A small investment advisory firm in Northern California with no experience running mutual funds has introduced its first product, and a lot of people must think it looks like a winner.
Litman/Gregory Fund Advisors won't actually be picking the stocks for its new Masters' Select Equity Fund, which debuted Jan. 1.
Rather, the Orinda, Calif., firm has contracted that job to six veteran fund managers who collectively rank as some of the best in the business.
They are Shelby Davis of the Davis New York Venture Fund, Jean-Marie Eveillard of SoGen International, Foster Friess of the Brandywine Fund, Mason Hawkins of Longleaf Partners, Spiros Segalas of Harbor Capital Appreciation and Richard Weiss of Strong Common Stock.
Morningstar gives above-average (four-star) ratings to the Harbor and SoGen funds, and superior (five-star) marks to the others.
The chance to buy into an all-star lineup with a single, commission-free purchase is one aspect that makes Masters' Select Equity ( 960-0188; $5,000 minimum) attractive.
"We wanted our clients to have the ability to access a handful of great managers in a diversified portfolio featuring low expenses and a low minimum investment," says Craig Litman, a principal at Litman/Gregory and co-publisher of the "No-Load Fund Analyst" newsletter.
In fact, two of the above funds--Longleaf Partners and Strong Common Stock--currently are closed to new shareholders, and two others--Davis New York Venture and SoGen International--carry sales charges. A fifth fund, Brandywine, requires a steep $25,000 minimum purchase, even for IRAs.
Another intriguing feature is that the Masters' portfolio will limit each manager to a maximum of 15 stocks apiece. The idea is to include only the favorite investment ideas of each, to not allow the portfolio to become cluttered.
"We have a conviction that managers who run concentrated portfolios do better," Litman says. "We feel a manager's 15th-favorite pick will do better than his 150th selection."
Hawkins calls the concentrated approach a great advantage, noting that he tries to hold only 20 or 25 stocks in his flagship Longleaf Partners portfolio.
"Overdiversification can produce unexceptional results," he says. "It's very difficult for anyone to know a large number of businesses very well."
Four of the managers--Hawkins, Davis, Eveillard and Segalas--will focus on buying the best large stocks they can find, operating independently. They also will have a maximum of $300 million each to work with, assuming Masters' Select Equity shuts its doors at $1.5 billion. Friess and Weiss, also operating independently, will invest in small companies, overseeing no more than $150 million apiece.
Litman/Gregory plans to turn away new investors when the fund reaches $1.5 billion so that heavy cash inflow doesn't hurt its performance.
"We want to keep it small enough so that the managers can be as flexible as they want," Litman says, adding that it's possible that new investors might be turned away at an even lower threshold.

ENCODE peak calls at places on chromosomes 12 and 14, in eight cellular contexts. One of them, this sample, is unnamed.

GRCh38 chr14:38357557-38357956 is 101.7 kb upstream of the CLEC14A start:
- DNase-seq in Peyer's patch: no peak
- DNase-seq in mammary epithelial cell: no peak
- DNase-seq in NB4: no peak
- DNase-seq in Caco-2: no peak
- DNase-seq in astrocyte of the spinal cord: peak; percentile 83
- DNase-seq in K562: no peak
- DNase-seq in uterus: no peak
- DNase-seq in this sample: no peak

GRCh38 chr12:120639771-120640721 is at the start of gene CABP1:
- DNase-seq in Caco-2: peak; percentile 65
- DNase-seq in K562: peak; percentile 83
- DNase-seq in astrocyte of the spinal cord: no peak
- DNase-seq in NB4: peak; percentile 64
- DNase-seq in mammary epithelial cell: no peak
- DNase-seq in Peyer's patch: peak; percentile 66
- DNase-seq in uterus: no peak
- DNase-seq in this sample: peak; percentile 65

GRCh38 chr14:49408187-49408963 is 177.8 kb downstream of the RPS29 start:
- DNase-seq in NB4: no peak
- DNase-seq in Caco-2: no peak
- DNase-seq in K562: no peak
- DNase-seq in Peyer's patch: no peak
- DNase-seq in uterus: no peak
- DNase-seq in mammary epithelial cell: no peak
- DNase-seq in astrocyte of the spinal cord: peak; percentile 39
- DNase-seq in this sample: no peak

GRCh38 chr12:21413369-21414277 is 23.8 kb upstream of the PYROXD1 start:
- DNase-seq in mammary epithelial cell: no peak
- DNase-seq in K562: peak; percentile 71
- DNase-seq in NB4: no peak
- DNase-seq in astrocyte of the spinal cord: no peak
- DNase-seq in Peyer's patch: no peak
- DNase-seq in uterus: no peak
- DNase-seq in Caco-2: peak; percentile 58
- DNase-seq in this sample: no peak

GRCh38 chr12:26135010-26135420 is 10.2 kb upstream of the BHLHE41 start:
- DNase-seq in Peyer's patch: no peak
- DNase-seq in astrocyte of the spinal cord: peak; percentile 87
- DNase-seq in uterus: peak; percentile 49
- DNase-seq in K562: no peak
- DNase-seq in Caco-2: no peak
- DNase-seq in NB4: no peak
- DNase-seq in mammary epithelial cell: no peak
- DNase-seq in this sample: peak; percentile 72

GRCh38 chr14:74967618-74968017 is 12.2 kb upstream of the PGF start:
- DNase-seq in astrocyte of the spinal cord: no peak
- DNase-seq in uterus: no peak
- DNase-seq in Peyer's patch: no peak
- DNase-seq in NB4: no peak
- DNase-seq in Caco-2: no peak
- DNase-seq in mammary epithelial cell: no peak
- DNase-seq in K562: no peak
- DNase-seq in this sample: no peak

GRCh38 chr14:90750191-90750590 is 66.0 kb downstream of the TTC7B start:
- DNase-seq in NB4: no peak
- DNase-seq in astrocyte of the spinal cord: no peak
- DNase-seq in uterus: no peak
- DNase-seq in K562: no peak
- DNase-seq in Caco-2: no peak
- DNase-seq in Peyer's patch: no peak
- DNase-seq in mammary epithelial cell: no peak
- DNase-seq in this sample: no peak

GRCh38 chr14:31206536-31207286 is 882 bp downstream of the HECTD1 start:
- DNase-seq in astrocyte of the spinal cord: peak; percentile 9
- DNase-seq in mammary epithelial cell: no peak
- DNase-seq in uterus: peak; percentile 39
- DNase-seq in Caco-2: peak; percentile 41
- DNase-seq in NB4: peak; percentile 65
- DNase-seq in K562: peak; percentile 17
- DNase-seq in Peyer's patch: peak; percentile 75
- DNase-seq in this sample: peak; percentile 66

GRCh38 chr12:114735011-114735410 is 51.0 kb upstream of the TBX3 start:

After its first week of existence, the Masters' Series Equity had attracted $60 million in assets.
Segalas, a growth investor, predicts the concentrated number of holdings might encourage him to trade his stocks actively. That might boost the fund's turnover rate and trading costs.
"Since I'm limited to 15 companies, I would have to sell something if I find something else that's hot to buy," he says.
But Hawkins, a value investor, says he will pursue the same low-turnover, buy-and-hold approach that he uses with Longleaf Partners.
Expenses on Masters' Select Equity are running about 1.5% a year but are likely to drop to about 1.35% when the fund reaches $100 million in assets. Ultimately, Litman/Gregory hopes to bring the shareholder-borne costs down to about 1.1%. The portfolio is not a so-called fund of funds, with a double layering of fees, Litman emphasizes.
Although the fund can shift up to 35% of its assets into cash during rough markets, Masters' Select Equity will usually remain close to fully invested, Litman says. In addition, the portfolio will focus on domestic stocks, with the exception of certain picks made by Eveillard, who specializes in global companies.
It's also worth noting that Friess, who normally invests in companies of various sizes, will target the stocks of small and medium-size ones only.
"For the Masters' fund, we'll limit our selections to companies with capitalizations under $5 billion and, preferably, under $1 billion," he says.
The $5,000 minimum investment on Masters' Select Equity is reduced to $2,500 for people willing to set up an automatic investment plan, and to $1,000 for IRA investors. Shares can also be purchased through discount brokerages Charles Schwab & Co., Fidelity Investments and Jack White & Co.